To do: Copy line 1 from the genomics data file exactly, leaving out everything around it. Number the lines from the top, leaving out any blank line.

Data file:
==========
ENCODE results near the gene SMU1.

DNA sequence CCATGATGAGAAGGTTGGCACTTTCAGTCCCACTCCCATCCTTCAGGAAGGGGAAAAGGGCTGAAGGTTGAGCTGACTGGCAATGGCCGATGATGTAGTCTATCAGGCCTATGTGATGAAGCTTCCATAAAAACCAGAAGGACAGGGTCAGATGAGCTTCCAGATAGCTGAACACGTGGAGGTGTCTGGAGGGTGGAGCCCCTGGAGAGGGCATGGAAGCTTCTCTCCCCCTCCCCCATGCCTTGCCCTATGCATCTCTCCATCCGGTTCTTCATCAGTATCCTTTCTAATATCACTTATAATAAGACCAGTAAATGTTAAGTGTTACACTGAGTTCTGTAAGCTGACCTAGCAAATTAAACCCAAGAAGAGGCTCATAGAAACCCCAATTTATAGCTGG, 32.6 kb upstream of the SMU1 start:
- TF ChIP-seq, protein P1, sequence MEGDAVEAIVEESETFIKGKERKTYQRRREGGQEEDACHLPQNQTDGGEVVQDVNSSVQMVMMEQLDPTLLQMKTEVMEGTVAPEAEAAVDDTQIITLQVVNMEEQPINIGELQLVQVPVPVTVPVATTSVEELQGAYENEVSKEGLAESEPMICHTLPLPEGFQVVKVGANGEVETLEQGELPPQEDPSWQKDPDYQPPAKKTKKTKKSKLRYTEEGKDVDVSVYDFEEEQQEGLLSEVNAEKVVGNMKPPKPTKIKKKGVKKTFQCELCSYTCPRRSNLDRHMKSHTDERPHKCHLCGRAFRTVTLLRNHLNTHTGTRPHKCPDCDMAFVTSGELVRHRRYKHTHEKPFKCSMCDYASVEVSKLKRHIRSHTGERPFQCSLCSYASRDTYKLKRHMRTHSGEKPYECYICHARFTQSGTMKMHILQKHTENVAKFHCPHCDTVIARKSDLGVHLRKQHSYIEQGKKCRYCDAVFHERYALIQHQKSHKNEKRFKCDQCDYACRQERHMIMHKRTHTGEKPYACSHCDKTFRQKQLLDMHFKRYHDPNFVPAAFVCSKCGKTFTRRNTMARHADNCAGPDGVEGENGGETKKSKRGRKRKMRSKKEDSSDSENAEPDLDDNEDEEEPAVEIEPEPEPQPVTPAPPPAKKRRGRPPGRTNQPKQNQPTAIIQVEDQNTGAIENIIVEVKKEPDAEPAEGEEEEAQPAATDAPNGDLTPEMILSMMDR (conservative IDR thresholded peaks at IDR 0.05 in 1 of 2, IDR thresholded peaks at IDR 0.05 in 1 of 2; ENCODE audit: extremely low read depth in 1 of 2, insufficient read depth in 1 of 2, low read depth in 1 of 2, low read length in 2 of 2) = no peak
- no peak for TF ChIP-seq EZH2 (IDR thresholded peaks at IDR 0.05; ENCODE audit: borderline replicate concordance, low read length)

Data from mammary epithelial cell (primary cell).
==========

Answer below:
ENCODE results near the gene SMU1.